As the last colony to join the rebellion against Great Britain, due in part to its heavy reliance on maritime trade, Georgia’s entry into the American revolution was a complicated affair. Governors were installed and removed, cities fell and were liberated, and the burgeoning backcountry involvement played out more like a civil war than an independence movement.
When the British attacked Savannah, Mordecai Sheftall was captured in a skirmish when he refused to abandon his son. Marion Levy Mendel, a Sheftall ancestor, Professor Harvey Jackson, and John Sheftall, Esq., another ancestor, recall the costs and high price of waging war.
This reenactment of Nancy Hart's well-known encounter with Tories and their fate shows how legends grow and change over time. Reenactor Sue Cone disputes some of the “facts” about Nancy Hart when questioned about her looks and actions. Cone acknowledges that the story more than likely has been embellished but is based in fact.
Dr. Preston Russell, a medical doctor and historian, and colonial reenactor J. Edward Jackson explain fighting in Savannah from September to October 1779, when Georgia Patriots aided by the French tried to retake Savannah from the British.
Using Stately Oaks mansion in Jonesboro as a setting, a group of men and women recreate a typical after-dinner discussion on whether or not the colony of Georgia should take sides in the impending fight to separate from Great Britain.
The Liberty Boys and the signers of the Declaration of Independence knew that their resistance to the government of Great Britain and the Stamp Act could result in their hanging. Colonial historian professor Harvey Jackson and Wormsloe Plantation ranger Joe Thompson compare America’s break up with Great Britain to a parent-child relationship that eventually changes dramatically when the child grows up.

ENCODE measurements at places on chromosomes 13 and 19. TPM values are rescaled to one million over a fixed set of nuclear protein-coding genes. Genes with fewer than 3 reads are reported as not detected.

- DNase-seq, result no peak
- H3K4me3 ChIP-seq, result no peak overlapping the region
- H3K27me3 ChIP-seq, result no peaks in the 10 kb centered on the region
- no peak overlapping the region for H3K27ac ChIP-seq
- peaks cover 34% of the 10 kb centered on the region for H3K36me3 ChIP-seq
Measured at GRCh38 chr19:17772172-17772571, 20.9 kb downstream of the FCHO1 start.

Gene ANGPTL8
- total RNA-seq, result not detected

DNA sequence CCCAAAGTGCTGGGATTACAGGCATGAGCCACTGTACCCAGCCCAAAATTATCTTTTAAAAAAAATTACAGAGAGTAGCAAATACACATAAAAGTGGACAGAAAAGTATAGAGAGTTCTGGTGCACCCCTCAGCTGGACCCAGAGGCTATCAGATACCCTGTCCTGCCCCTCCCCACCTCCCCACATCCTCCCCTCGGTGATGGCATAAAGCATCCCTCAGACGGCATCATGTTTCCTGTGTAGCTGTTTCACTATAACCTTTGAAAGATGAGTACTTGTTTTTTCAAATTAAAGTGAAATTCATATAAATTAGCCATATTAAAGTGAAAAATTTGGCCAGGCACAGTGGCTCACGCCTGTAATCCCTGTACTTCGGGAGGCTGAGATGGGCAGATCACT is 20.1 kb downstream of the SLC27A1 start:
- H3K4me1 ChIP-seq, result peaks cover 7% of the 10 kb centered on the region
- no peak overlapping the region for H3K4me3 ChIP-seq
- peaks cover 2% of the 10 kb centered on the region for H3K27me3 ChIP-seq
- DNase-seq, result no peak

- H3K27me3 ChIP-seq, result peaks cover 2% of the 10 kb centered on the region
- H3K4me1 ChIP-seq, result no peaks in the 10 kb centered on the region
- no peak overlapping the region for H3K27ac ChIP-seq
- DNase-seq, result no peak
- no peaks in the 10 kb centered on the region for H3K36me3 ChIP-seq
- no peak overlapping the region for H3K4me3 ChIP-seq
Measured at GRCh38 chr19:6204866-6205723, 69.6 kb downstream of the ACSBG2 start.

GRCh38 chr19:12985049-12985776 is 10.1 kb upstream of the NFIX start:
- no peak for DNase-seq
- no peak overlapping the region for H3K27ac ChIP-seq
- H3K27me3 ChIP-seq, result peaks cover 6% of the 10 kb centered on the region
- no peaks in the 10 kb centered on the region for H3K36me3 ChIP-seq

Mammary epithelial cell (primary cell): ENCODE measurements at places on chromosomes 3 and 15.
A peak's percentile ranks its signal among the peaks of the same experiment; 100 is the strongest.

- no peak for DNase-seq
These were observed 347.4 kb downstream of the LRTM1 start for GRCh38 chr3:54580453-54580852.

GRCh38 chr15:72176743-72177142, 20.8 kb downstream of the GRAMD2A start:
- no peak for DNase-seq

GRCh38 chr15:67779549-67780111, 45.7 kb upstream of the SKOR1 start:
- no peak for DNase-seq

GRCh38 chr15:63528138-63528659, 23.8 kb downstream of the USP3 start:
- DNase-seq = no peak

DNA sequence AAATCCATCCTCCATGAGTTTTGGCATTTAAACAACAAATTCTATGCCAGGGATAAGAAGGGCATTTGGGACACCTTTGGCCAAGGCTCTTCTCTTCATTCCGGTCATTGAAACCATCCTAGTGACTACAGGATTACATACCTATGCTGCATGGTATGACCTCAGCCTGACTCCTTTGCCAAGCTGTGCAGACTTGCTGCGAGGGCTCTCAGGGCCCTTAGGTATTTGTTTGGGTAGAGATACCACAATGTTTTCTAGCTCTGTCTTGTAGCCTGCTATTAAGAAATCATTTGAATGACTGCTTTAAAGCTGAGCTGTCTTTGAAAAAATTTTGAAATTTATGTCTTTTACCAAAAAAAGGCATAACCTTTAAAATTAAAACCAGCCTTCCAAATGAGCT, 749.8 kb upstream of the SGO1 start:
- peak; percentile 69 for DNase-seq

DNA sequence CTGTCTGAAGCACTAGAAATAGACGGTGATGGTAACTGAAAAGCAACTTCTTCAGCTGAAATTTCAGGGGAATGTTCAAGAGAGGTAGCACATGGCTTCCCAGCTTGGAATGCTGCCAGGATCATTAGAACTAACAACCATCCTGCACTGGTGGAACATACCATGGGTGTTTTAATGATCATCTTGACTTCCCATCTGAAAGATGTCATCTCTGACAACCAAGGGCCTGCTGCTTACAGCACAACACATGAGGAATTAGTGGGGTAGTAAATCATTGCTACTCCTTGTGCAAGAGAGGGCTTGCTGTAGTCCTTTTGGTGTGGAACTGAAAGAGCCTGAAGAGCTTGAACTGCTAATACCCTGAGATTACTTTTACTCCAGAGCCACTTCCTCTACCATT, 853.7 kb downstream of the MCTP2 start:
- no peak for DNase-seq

As war spread across the world and eventually drew in the United States, much of Georgia was impacted by mobilization. Georgians served in the armed forces and national legislature, and left their family farms for cities with factories and military bases. In the years after World War II, citizens experienced unprecedented increases in their standard of living, realizing new opportunities and new forms of leisure they had never known.
Georgia and the New South are explored in the context of Reconstruction, including the competing visions for advancing southern politics and the economy, as well as challenges experienced in assimilating...
Overview: As a consumer, you probably understand that prices affect your willingness and ability to buy things. This lesson will help to clarify and visualize that relationship.